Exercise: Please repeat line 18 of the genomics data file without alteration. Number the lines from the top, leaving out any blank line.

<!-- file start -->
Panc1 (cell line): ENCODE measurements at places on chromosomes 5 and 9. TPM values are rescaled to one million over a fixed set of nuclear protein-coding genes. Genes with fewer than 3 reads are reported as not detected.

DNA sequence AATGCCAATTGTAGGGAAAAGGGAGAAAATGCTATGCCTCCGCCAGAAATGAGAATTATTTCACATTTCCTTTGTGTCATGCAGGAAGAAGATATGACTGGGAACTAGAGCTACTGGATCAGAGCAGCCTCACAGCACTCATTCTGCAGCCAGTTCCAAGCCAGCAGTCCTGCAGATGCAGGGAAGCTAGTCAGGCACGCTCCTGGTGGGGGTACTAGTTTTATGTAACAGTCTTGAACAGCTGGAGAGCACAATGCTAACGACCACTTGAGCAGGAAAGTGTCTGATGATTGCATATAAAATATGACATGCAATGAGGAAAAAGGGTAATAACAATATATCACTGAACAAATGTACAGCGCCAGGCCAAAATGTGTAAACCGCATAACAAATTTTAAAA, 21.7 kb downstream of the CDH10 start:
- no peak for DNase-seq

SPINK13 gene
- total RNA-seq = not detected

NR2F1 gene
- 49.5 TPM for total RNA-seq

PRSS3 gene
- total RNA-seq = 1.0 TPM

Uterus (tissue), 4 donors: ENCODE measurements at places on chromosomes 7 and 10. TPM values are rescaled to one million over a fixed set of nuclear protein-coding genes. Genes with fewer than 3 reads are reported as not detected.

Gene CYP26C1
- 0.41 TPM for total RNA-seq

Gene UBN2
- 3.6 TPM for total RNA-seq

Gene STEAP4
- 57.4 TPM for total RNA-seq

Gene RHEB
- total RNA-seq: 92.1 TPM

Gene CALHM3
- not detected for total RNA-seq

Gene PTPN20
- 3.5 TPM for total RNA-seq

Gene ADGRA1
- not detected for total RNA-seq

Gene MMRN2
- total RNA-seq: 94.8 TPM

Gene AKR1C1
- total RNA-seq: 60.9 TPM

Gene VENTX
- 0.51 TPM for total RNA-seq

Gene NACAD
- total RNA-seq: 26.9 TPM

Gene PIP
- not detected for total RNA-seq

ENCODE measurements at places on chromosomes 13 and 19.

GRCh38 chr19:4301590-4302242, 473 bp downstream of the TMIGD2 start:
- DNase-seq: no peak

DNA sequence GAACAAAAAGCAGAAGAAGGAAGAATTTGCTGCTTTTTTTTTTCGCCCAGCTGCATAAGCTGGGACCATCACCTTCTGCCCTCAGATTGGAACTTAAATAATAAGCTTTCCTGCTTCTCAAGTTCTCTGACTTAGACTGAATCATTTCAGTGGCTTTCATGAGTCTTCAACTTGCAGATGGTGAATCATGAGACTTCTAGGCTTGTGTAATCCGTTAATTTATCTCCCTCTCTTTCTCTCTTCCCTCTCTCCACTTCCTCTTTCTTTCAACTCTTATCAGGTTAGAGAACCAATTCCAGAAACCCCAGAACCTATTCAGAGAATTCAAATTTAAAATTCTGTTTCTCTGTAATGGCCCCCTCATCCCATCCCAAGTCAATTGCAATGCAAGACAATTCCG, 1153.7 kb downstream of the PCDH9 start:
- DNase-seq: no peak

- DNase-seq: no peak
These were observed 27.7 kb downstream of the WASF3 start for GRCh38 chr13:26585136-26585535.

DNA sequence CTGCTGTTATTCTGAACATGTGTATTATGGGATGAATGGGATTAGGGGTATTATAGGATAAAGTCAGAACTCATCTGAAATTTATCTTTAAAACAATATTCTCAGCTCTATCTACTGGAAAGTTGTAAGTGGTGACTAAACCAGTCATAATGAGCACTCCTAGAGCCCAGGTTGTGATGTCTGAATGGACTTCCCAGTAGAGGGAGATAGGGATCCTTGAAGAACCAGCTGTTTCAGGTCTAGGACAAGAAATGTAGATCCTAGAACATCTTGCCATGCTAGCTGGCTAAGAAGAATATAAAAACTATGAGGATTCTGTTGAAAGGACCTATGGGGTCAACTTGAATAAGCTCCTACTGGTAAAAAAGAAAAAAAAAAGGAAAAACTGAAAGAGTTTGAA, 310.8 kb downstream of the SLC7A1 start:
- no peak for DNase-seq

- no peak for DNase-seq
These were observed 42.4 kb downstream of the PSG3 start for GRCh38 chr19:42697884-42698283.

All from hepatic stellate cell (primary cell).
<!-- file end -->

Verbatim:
- total RNA-seq: 92.1 TPM